Secondly, the goal is to accumulate sufficient retirement assets in value and type that provides enough income to fund your retirement goals i.e. so you don’t have to eat into your capital.
If you can achieve that, your survivorship risk becomes immaterial.
Will your super be enough to fund retirement or do you need to make additional investments?
That is going to depend on your age and your income.
However, most people are going to need and want additional investments for two reasons.
Firstly, for most people, super will not be enough to fund the kind of comfortable lifestyle most people desire and aim for.
Secondly, the problem with relying on super is that the Government is in complete control.
They can (and do) change the laws and move the goal posts.
They decide when you can retire (i.e. access super).
Most people are not comfortable with putting their life/retirement plans in the Government’s hands.
Are your existing investments assets going to help?
Maybe you have already started investing in other asset (such as property and/or shares) in addition to super.
If so, well done!
You can input these investments into the calculator too.
The calculator assumes these investments will perform well (i.e. long term average capital growth rate of 7% p.a.).
So you need to ask yourself, how certain are you that your existing investments will perform at this level?
What have the returns been to date?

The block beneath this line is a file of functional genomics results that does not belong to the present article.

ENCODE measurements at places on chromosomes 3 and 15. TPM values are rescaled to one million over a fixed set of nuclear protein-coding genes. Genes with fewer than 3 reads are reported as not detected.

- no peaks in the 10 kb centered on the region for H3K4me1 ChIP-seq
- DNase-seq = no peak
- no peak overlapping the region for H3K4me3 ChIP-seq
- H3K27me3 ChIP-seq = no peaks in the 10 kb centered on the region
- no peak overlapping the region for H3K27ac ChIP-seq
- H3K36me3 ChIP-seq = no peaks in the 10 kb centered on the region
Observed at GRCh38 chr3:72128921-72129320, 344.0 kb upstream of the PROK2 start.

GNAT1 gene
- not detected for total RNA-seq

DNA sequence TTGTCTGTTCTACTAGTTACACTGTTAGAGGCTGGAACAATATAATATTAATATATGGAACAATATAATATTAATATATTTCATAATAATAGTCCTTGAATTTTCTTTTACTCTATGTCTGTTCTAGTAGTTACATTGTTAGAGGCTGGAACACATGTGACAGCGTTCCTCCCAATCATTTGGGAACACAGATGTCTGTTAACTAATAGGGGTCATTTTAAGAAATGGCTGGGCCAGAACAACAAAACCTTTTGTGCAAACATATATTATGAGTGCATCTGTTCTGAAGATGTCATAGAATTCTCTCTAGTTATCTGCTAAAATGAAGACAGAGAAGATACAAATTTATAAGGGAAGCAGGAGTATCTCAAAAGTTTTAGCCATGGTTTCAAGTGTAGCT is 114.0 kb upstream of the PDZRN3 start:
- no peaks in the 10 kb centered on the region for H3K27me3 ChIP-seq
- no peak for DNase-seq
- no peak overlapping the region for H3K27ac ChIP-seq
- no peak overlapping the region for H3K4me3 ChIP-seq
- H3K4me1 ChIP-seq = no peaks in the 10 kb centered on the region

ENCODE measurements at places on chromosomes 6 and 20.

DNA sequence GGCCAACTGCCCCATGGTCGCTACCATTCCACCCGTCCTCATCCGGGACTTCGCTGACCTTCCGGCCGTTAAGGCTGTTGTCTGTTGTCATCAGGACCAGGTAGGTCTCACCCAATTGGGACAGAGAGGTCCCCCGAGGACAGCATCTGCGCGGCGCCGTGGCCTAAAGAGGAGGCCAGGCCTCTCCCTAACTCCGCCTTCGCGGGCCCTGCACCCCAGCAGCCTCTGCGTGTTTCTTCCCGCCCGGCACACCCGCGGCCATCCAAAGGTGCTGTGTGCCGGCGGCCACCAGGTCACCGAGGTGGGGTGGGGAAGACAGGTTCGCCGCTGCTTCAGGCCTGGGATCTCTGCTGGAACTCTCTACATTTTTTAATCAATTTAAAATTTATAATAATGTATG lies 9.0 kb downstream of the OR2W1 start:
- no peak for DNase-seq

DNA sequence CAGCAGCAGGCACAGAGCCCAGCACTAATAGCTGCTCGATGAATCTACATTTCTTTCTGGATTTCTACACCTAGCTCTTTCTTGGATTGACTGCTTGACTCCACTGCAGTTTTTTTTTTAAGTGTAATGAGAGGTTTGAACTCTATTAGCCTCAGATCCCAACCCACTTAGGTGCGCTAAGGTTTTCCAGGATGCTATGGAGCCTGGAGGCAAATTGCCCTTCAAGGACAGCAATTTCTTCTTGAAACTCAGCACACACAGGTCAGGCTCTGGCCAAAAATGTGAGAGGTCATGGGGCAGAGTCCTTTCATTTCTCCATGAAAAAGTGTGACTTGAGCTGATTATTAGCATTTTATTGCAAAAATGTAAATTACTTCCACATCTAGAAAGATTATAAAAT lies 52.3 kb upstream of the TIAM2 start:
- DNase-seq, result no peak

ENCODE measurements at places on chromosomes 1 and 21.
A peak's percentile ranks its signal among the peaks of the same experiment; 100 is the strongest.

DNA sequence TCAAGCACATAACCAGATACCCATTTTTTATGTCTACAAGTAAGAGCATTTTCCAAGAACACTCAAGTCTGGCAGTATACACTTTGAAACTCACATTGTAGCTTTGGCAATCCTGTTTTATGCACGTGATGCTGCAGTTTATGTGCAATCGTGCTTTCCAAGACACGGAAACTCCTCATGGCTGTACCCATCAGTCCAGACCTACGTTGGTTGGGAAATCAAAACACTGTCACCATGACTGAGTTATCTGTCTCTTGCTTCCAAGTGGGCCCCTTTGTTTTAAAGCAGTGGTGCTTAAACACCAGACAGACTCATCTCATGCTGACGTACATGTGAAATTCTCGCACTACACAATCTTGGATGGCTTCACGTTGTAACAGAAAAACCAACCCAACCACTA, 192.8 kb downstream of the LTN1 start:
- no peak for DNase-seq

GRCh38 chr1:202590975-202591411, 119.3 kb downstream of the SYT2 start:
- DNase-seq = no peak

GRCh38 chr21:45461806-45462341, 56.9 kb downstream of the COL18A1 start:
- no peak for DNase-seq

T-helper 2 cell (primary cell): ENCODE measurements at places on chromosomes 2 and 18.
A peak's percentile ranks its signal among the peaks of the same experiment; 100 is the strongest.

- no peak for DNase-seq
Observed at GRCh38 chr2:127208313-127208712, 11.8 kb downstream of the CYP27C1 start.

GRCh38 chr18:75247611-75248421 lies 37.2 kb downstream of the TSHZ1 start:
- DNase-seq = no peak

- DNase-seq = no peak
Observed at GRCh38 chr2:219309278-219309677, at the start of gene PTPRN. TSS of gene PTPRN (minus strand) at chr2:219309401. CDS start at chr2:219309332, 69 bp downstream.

You really need to monitor this closely because your retirement is dependent upon it.
You must get your existing house in order before you make any additional investments.
How can you get on track?
The calculator will show you two potential solutions (if it estimates that you are not on track to fund retirement).
Firstly, you can start investing some money each month.
I would recommend investing in a low-cost index fund as a start (click here for last month’s blog about why these investments are best).
Secondly, you can borrow to invest.
Borrowing to invest essentially allows you to bring forward the next 10, 20 or 30 years of cash flow and invest it today.
Then, over the next 10, 20 or 30 years you can direct your surplus cash flow towards repaying (actually offsetting) the debt.
The quality of your assets will drive 80% or more of your success
You cannot expect to invest in average or below average assets (investments) and expect above average returns.
If you want above average returns, you must invest in above average assets.
Therefore, if you are going to invest (particularly if you are going to borrow to invest), you better make sure that you invest in the highest quality assets you can find.
Quality must be your sole focus.
Anything else is a distant second.
Here is the calculator…
Click here to download the Excel calculator.
You are free to use it however you like – save it on your computer, send it to friends and family and so forth.
It’s all yours!
However, a word of warning.
The calculator is not a substitute for professional, independent advice.
It will prepare high-level estimates.
It is not a financial planning model.
It makes certain assumptions and generalisations which may or may not be appropriate for your circumstances.
Please keep this in mind when you use it.